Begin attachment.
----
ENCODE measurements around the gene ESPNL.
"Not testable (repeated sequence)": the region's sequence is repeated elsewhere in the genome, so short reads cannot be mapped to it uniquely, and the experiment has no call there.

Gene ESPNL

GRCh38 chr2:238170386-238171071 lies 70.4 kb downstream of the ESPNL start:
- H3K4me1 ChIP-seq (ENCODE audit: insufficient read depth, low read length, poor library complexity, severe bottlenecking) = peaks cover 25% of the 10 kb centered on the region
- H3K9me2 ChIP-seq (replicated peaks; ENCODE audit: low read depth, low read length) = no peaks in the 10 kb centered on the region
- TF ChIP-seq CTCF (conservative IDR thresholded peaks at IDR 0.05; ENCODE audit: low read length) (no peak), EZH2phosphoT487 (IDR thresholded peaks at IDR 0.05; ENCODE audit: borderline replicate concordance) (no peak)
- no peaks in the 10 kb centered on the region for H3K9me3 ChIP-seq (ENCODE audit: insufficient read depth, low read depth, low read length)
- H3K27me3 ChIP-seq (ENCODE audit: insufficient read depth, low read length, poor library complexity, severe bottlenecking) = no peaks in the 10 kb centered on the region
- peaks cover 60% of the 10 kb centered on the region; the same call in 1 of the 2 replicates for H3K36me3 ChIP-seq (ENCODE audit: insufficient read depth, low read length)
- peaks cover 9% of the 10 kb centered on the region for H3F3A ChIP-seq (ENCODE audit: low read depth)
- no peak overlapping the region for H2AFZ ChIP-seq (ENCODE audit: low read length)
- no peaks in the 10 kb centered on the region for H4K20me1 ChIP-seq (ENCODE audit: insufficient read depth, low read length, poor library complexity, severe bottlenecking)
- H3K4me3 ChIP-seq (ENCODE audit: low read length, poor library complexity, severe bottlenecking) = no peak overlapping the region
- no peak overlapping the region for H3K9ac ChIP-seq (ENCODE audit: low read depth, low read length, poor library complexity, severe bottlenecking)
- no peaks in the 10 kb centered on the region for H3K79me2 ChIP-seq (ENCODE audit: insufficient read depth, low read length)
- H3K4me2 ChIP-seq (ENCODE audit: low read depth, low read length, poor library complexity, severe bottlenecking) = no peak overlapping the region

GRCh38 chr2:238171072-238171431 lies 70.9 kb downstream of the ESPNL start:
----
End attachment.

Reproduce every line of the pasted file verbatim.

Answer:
ENCODE measurements around the gene ESPNL.
"Not testable (repeated sequence)": the region's sequence is repeated elsewhere in the genome, so short reads cannot be mapped to it uniquely, and the experiment has no call there.

Gene ESPNL

GRCh38 chr2:238170386-238171071 lies 70.4 kb downstream of the ESPNL start:
- H3K4me1 ChIP-seq (ENCODE audit: insufficient read depth, low read length, poor library complexity, severe bottlenecking) = peaks cover 25% of the 10 kb centered on the region
- H3K9me2 ChIP-seq (replicated peaks; ENCODE audit: low read depth, low read length) = no peaks in the 10 kb centered on the region
- TF ChIP-seq CTCF (conservative IDR thresholded peaks at IDR 0.05; ENCODE audit: low read length) (no peak), EZH2phosphoT487 (IDR thresholded peaks at IDR 0.05; ENCODE audit: borderline replicate concordance) (no peak)
- no peaks in the 10 kb centered on the region for H3K9me3 ChIP-seq (ENCODE audit: insufficient read depth, low read depth, low read length)
- H3K27me3 ChIP-seq (ENCODE audit: insufficient read depth, low read length, poor library complexity, severe bottlenecking) = no peaks in the 10 kb centered on the region
- peaks cover 60% of the 10 kb centered on the region; the same call in 1 of the 2 replicates for H3K36me3 ChIP-seq (ENCODE audit: insufficient read depth, low read length)
- peaks cover 9% of the 10 kb centered on the region for H3F3A ChIP-seq (ENCODE audit: low read depth)
- no peak overlapping the region for H2AFZ ChIP-seq (ENCODE audit: low read length)
- no peaks in the 10 kb centered on the region for H4K20me1 ChIP-seq (ENCODE audit: insufficient read depth, low read length, poor library complexity, severe bottlenecking)
- H3K4me3 ChIP-seq (ENCODE audit: low read length, poor library complexity, severe bottlenecking) = no peak overlapping the region
- no peak overlapping the region for H3K9ac ChIP-seq (ENCODE audit: low read depth, low read length, poor library complexity, severe bottlenecking)
- no peaks in the 10 kb centered on the region for H3K79me2 ChIP-seq (ENCODE audit: insufficient read depth, low read length)
- H3K4me2 ChIP-seq (ENCODE audit: low read depth, low read length, poor library complexity, severe bottlenecking) = no peak overlapping the region

GRCh38 chr2:238171072-238171431 lies 70.9 kb downstream of the ESPNL start: